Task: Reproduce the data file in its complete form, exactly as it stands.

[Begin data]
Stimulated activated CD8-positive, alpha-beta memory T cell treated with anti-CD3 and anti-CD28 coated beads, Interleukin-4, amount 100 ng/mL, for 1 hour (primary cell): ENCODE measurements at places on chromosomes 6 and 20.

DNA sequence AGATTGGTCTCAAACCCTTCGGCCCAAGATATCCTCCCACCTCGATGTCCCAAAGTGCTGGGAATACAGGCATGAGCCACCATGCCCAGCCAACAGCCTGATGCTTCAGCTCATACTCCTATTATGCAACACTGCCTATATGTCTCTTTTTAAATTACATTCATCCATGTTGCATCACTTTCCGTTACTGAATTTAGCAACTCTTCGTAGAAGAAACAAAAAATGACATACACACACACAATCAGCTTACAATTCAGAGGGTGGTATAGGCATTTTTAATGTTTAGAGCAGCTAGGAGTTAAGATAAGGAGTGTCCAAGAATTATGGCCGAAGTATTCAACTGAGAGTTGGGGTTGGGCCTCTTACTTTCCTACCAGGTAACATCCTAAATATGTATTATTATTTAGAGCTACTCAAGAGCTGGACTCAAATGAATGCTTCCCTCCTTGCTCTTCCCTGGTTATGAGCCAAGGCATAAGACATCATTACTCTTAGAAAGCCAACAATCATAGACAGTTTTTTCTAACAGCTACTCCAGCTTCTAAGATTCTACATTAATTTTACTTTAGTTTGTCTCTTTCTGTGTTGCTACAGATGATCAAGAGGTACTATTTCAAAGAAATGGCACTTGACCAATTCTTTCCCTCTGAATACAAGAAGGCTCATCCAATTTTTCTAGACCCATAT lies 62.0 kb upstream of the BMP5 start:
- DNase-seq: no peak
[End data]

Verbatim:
Stimulated activated CD8-positive, alpha-beta memory T cell treated with anti-CD3 and anti-CD28 coated beads, Interleukin-4, amount 100 ng/mL, for 1 hour (primary cell): ENCODE measurements at places on chromosomes 6 and 20.

DNA sequence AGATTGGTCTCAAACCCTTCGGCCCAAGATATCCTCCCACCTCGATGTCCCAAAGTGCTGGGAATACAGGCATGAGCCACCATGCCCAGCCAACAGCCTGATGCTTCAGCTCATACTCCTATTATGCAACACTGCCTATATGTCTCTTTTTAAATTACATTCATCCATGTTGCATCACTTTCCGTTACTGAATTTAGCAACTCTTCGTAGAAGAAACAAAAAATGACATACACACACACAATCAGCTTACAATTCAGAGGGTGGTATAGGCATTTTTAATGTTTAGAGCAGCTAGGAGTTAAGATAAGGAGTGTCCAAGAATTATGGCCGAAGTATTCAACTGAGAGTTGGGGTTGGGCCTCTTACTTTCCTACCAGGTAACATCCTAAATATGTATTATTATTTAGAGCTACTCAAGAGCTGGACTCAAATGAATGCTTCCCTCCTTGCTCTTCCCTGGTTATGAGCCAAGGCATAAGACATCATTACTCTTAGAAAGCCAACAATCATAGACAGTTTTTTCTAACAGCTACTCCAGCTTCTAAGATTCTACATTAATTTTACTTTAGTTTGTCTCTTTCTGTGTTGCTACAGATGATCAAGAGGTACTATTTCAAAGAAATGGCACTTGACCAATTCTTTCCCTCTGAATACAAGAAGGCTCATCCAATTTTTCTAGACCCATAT lies 62.0 kb upstream of the BMP5 start:
- DNase-seq: no peak